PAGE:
How to Use the Abandoned Colors in Your Eye Shadow Palette

Updated 10/02/19

A common issue we have with eye palettes is finding ourselves desperately scraping away at the final dust of our favorite color while others remain completely untouched. While the beauty of purchasing a palette is that you can experiment with a bunch of different shades without having to purchase several individual compacts, there's something safe about sticking with a color or two you know and trust. Well, not anymore—we're tossing that "safe" notion aside and venturing into the unchartered territory that is those untouched shades in our eye palettes (we're a dangerous bunch, aren't we?). All kidding aside, we found some great inspiration for how to wear the more obscure colors in your Naked palette or other favorite collection of shadows.

Black

Close-up of woman wearing black eyeshadow
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Black may seem like a scary color to dip into, but we promise it's much less intimidating than it seems. Take this look for example: Using a small, fluffy brush like Sephora’s Classic Precision Powder Shadow Brush, dust a V shape along the outer corners of the eyes and halfway into the eye bone area. This creates definition and sets a moody tone without being too heavy.

Close-up of subtle smoky eye
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Thinking about trying a smoky eye? Try this updated, subtler version: Dust a light layer of black from your palette (or really any deep hue, like purple, brown, or bronze) just below the lash line and up into the crease.

Pink

Woman wearing pink eyeshadow
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Another intimidating color is pink. Well, news flash: Pink eye shadow doesn’t have to read “Barbie”—go ahead and gently dust some onto your lids, especially if it’s a light, shimmery color that can be brought down into the corner of the eye. Pink can also be subdued with other shadows in your palette, like champagne and nude, in case it's showing up a bit too bright.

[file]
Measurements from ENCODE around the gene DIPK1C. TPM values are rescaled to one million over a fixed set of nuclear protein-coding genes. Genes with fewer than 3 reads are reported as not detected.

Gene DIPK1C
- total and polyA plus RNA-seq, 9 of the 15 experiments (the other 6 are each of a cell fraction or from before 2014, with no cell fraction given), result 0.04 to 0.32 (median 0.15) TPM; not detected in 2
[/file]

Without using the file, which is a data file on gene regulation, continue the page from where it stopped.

Close-up of eye wearing brown shadow
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How glam is this double-winged brown cat eye? In the above example (hi, Gigi!), a brown shadow is dusted along the crease of the eye and just below the lash line for a smoky effect, while two wings were created on the outer corner. Dip a wet, thin brush into your shadow to create this look sans eye pencil (try the MAC 210 Precise Eyeliner Brush, $21).

White

Woman wearing white eyeshadow
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Brighten the inner corners of the eye with a white, preferably shimmery shadow like the example above, or try placing it all over the lid like this high-fashion look.

Gold

Woman wearing gold eyeshadow
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We're swooning over this shimmery metallic gold eye. Placed all over the lid and up into the eye bone, as well as into the inner corner of the eye and below the lash line, this gilded look is the perfect answer to How am I supposed to use the gold shadow in my palette?

Gold eyeshadow close-up
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Lightly swept into the tear duct area, gold opens up and brightens your eyes in the subtlest way. 

Green

Woman wearing green eyeshadow
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Green's a color we usually reserve for Halloween or St. Patrick's Day, but the above image proves that it can be used as a substitute for the classic smoky eye without looking like costume makeup.

Woman wearing forest green eyeshadow
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The forest green happening on the lids here is absolutely to die for. We imagine this hue complementing every eye color and skin tone, so why don't you give it a try and let us know how it goes?

Purple

Close-up of eye with purple liner

Not sure how to wear purple eye shadow? Try placing it just below the lash line as a subtle pop of color. As mentioned before, wetting an eyeliner brush will allow for a more vibrant, pigmented color.

Woman with a chic, purple cat-eye look
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Or, reverse the liner and bring it up to your top lash line for a chic purple cat-eye. 

Blue

Blue shimmery eyeshadow
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Blue is another color that looks stunning as a smoky eye—especially a slate-blue metallic shade like the look pictured above. Not into a smoky eye? A thin blue liner beneath the lower lash line is another great option for an unexpected pop of color.

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